dish of lichens

Photo courtesy P.S. Williams

Reindeer lichen species on the Emerald Coast

On 2009, May 2, I received a thick oversized book entitled Lichens of North America. Reading it makes me stop and think more deeply about how to identify deer lichen species in my area, the Emerald Coast of Florida. The book categorizes Cladina species as reindeer lichens. Other lichens are not. The USDA also identifies 14 species of Cladina; only two in NW Florida. Deer moss, reindeer moss, and deer lichen are short terms for what is generally called reindeer lichen. See a list of links to relevant pages in the book.

In the picture above, you see the two types of reindeer lichens in Florida: Cladonia evansii is the powder-puff lichen in the the foreground. In the book, published in 2001, it is called Cladina evansii. This usage has not been changed in the corrections cited on the book page for the 2007 edition of the book. However, on the photographer's web site, it is Cladonia evansii. The photographer verifies that Cladinas are now in fact Cladonias but all web sites have not been updated. The other type is Cladonia subtenuis or Dixie reindeer lichen, which I recognize as often greener or more yellowish than the powder puff lichen. It forms large mounds or clumps.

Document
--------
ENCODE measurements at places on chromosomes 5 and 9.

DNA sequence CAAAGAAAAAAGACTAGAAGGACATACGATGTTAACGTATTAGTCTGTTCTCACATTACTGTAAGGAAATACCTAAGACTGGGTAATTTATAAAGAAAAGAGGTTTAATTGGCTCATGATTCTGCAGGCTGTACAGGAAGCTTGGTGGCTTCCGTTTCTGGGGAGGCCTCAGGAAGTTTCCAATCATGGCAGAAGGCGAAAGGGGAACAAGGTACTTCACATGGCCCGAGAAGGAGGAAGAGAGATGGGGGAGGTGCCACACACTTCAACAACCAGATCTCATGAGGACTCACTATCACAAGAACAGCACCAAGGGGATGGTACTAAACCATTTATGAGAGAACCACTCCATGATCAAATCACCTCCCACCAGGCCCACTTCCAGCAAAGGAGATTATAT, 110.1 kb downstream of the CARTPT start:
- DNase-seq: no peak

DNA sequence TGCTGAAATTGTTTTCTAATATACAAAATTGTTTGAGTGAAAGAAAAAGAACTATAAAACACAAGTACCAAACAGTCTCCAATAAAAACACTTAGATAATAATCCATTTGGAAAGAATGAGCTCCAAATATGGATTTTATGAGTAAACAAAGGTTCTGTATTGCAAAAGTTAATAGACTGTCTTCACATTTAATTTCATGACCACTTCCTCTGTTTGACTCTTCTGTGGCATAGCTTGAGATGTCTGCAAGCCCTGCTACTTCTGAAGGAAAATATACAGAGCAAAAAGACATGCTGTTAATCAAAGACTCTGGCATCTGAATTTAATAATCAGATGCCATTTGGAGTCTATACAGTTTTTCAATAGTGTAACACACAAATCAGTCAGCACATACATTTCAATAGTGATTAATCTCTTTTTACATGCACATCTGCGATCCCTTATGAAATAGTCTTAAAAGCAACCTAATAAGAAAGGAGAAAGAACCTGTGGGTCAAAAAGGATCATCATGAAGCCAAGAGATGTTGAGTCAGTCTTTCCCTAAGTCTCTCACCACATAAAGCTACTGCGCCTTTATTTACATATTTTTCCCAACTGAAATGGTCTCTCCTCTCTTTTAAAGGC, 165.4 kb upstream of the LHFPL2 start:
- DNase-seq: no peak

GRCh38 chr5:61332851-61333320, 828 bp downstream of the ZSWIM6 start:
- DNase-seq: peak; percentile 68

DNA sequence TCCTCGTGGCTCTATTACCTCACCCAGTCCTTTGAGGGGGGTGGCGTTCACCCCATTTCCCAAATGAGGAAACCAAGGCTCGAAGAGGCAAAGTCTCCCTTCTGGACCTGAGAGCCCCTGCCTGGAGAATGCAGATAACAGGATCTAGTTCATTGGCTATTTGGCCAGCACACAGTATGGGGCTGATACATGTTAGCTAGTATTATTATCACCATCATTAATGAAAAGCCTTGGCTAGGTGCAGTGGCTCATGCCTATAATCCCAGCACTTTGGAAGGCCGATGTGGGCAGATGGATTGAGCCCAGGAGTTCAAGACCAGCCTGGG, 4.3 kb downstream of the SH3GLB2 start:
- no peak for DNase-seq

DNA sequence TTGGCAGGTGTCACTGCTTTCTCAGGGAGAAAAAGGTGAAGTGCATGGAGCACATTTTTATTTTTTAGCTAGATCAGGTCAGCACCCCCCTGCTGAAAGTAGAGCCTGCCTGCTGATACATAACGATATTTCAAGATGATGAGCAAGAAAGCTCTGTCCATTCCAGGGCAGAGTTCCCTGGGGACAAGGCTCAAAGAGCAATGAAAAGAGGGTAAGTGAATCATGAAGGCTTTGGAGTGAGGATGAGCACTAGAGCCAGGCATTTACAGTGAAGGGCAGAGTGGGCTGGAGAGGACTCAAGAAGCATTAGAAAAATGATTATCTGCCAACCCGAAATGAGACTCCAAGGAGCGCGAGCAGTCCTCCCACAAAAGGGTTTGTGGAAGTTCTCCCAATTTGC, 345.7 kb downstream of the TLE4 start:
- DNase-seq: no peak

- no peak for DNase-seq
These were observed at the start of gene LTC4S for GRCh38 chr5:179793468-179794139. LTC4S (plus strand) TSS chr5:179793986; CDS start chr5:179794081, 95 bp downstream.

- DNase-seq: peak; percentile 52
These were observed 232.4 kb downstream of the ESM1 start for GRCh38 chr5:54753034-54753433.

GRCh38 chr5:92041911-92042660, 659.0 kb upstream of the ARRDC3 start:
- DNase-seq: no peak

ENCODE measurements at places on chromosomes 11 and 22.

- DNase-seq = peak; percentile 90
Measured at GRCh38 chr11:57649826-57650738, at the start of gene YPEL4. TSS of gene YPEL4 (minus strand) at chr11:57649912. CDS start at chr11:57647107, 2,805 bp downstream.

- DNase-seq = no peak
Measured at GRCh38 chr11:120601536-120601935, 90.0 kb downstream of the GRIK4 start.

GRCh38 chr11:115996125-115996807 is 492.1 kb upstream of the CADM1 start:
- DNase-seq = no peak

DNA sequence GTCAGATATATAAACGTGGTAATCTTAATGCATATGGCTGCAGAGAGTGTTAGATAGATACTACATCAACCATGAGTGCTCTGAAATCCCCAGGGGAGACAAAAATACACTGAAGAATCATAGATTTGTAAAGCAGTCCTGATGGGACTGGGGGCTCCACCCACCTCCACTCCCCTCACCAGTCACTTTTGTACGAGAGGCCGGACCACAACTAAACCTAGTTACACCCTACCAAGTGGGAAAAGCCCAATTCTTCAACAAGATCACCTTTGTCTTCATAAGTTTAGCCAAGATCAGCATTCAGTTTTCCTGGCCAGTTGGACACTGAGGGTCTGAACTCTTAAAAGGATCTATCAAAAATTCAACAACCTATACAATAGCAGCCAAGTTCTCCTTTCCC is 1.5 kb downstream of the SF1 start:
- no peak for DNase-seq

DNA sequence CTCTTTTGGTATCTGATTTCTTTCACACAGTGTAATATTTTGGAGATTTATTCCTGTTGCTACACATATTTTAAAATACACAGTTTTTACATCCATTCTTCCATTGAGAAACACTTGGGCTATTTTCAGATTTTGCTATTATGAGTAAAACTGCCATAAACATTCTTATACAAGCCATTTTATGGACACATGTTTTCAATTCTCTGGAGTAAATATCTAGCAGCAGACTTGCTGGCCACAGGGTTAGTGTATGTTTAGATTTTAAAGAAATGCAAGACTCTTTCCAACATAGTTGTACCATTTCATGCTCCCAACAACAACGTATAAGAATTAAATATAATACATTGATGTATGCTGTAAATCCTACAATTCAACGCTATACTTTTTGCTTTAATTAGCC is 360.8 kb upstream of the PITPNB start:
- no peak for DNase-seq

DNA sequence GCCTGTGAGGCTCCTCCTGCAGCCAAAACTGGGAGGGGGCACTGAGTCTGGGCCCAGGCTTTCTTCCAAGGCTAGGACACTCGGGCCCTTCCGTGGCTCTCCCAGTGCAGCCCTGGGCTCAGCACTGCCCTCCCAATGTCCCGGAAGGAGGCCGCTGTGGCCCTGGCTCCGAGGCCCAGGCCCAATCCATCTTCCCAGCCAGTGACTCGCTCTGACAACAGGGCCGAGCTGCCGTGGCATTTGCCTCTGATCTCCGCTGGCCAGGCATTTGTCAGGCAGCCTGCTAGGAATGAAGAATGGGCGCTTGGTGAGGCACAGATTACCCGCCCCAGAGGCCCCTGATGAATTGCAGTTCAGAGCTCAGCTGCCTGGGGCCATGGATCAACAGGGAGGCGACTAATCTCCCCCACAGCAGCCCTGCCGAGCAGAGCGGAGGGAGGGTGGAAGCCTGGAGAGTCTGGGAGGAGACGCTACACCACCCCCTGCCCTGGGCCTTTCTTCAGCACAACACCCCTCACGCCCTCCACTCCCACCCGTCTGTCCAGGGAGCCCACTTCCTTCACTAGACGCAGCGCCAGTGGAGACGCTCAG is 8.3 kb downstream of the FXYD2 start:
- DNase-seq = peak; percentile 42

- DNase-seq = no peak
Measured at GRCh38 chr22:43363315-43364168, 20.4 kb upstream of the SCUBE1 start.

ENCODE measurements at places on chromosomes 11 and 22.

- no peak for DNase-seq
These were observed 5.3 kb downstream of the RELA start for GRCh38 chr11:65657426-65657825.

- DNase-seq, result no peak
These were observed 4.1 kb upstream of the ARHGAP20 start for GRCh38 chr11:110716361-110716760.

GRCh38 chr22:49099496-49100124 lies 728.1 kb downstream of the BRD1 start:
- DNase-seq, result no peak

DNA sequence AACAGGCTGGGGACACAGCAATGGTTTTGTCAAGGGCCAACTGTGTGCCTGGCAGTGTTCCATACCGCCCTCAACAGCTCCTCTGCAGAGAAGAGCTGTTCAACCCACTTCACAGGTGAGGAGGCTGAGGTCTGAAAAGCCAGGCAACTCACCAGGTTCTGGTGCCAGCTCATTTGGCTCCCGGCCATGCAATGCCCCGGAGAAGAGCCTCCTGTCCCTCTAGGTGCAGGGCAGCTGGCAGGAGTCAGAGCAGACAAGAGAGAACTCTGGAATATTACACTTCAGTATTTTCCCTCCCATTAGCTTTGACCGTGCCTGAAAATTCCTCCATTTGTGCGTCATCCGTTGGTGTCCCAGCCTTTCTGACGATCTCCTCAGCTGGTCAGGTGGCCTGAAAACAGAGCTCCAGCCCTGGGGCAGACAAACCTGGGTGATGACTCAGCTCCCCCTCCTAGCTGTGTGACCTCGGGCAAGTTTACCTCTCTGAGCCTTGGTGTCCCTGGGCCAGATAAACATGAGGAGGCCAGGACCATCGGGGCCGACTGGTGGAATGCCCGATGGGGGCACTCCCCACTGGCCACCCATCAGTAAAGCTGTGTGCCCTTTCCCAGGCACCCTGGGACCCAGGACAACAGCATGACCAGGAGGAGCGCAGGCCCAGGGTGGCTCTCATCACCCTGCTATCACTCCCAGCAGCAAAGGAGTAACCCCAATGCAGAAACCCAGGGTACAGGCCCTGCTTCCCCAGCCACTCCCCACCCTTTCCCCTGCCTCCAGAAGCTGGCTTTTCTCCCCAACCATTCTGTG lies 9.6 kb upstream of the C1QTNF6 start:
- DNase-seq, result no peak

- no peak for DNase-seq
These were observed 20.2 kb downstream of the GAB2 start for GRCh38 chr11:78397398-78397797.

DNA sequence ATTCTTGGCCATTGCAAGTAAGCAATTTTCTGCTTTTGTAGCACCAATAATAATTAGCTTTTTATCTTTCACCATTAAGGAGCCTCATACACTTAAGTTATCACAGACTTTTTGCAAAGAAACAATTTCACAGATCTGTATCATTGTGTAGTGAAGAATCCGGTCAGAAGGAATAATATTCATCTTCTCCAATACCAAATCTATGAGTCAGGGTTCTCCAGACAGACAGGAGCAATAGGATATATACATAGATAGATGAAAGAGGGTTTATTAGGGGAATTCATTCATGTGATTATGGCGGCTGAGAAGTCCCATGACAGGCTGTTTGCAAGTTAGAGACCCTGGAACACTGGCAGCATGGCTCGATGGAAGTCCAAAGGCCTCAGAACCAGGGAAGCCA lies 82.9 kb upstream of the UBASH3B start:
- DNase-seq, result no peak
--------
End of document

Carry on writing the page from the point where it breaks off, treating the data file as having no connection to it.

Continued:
From the book, page 224: "the reindeer lichens differ from most species of Cladonia (also stalked, hollow, fruticose lichens) in lacking an outer cortex and any scale-like squamules at the base of the podetia or on the stalks themselves." So what is an outer cortex? Outer dense, protective skin of fungal tissue. What are scale-like squamules? Small, overlapping lobes. What are podetia? Fruticose (branching) fruiting structures. What are stalks? A stem or main axis of an organism. In other words, the reindeer lichens differ from most species of Cladonia in lacking a dense outer skin and having no small, overlapping lobes at the base of branched fruiting structures or on the stems.

Also, deer moss is a common name for the most common reindeer lichen on the Emerald Coast, Cladonia evansii. How should I document plants that grow with deer moss? Should I separate them into their own sections? Or should I maintain sections based on sites with neighboring plants and separate species by identification? More basically, what really matters in this inquiry? I call them deer lichen and friends, growing together, documented together.

Back to Lookout 2009, deer lichen identification.

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